Opinion | An Invasive Insect Threatens Delmarva Westlands – The New York Times

“On the Delmarva Peninsula, the low-lying expanse of coastal plain that bulges east from the Chesapeake Bay, some of the last remaining sizable green and wild spaces are wetland forests that shroud tidal rivers and creeks on their languid journeys toward the bay: the Nanticoke, the Marshyhope, the Choptank, the Tuckahoe, the Pocomoke.

As hard as it may be to believe in this long-settled part of the world, made up of Delaware and the Eastern Shore counties of Maryland and Virginia, many of these forests remain virtually unexplored natural wonders. They are home to an explosive diversity of trees, shrubs and understory plants shaped by the rhythmic undulations of the tides, including rare and threatened species such as red turtlehead and seaside alder. They are havens for salamanders, lizards, woodpeckers, herons and more. The distinctive hill-and-hummock topography creates shallow pools where small fish shelter and forage; these fish feed bigger ones sought by fishermen and women.

The hummock-building power of ash trees is on display in a forest near the Tuckahoe Creek. Emerald ash borer damage is visible near the bases of trees.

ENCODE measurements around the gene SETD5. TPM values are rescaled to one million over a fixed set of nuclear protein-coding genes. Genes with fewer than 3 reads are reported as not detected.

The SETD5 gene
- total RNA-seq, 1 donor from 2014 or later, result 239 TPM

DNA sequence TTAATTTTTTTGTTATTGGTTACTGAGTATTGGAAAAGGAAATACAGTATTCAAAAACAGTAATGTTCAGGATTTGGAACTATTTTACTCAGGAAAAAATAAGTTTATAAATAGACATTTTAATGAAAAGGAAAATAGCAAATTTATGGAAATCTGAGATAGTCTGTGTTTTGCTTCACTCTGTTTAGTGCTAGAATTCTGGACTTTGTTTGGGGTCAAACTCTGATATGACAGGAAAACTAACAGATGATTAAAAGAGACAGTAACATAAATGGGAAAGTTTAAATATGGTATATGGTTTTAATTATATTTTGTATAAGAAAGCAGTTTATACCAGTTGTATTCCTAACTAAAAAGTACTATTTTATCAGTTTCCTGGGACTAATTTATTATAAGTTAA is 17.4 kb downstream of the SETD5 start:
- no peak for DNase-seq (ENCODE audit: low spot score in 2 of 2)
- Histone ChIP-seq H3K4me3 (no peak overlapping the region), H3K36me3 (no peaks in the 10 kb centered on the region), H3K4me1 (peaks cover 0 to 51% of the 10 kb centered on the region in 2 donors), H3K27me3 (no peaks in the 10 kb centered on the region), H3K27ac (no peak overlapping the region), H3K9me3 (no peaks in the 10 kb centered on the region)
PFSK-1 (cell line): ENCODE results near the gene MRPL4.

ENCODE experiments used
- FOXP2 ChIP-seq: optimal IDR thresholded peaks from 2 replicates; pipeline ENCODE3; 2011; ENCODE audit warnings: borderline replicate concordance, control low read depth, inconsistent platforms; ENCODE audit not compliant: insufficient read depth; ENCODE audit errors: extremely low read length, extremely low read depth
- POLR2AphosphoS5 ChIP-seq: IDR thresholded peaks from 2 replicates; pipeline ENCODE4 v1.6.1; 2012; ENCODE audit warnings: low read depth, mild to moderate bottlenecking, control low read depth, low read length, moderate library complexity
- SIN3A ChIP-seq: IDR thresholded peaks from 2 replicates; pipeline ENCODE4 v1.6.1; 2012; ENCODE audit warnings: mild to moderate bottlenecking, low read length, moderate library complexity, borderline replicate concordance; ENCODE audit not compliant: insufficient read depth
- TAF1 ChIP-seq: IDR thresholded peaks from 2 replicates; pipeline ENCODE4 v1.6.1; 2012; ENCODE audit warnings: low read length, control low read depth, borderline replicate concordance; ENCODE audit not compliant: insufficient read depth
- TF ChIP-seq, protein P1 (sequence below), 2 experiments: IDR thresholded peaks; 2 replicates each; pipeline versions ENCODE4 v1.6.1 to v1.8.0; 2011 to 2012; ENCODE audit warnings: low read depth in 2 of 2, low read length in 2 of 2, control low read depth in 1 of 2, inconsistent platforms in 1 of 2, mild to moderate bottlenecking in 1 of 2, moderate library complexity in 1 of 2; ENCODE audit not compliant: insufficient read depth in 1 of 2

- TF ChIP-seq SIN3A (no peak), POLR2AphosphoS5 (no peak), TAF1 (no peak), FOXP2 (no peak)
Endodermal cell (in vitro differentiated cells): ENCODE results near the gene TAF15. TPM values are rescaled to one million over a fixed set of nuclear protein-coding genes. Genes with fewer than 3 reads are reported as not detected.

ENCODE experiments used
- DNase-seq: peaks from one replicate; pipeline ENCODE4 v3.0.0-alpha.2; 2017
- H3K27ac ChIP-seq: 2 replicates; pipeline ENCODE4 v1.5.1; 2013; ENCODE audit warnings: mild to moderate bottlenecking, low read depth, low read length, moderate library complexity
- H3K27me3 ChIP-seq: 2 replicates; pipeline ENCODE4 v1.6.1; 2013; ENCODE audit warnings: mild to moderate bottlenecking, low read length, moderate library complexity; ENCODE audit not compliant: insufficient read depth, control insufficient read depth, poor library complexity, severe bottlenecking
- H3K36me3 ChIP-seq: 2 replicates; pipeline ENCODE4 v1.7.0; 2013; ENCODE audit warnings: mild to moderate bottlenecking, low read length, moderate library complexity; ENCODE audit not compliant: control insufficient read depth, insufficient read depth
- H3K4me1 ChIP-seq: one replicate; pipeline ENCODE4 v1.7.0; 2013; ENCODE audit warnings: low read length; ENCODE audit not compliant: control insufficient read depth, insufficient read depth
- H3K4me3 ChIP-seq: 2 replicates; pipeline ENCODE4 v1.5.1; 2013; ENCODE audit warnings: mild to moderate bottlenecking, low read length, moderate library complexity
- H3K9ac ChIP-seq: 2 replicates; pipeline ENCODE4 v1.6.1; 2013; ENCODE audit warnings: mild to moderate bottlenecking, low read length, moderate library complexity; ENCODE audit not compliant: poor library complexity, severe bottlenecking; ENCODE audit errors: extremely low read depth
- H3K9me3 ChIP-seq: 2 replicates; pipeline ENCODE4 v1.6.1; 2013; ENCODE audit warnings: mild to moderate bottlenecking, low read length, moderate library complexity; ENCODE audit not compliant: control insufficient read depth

The hummock-building power of ash trees is on display in a forest near the Tuckahoe Creek. Emerald ash borer damage is visible near the bases of trees.

One tree makes these wetlands possible: The ash. But now these trees face a formidable adversary. A few years ago, a small beetle showed up and started to change everything: the emerald ash borer, originally from Asia, was most likely a stowaway on a container ship and was first discovered in Michigan in 2002. It is now found in 35 states and was confirmed on Maryland’s Eastern Shore in 2015. This invasive insect has killed tens of millions of ash trees in the United States and threatens millions more in its continuing path of destruction. On the Delmarva, it could upend entire ecosystems.”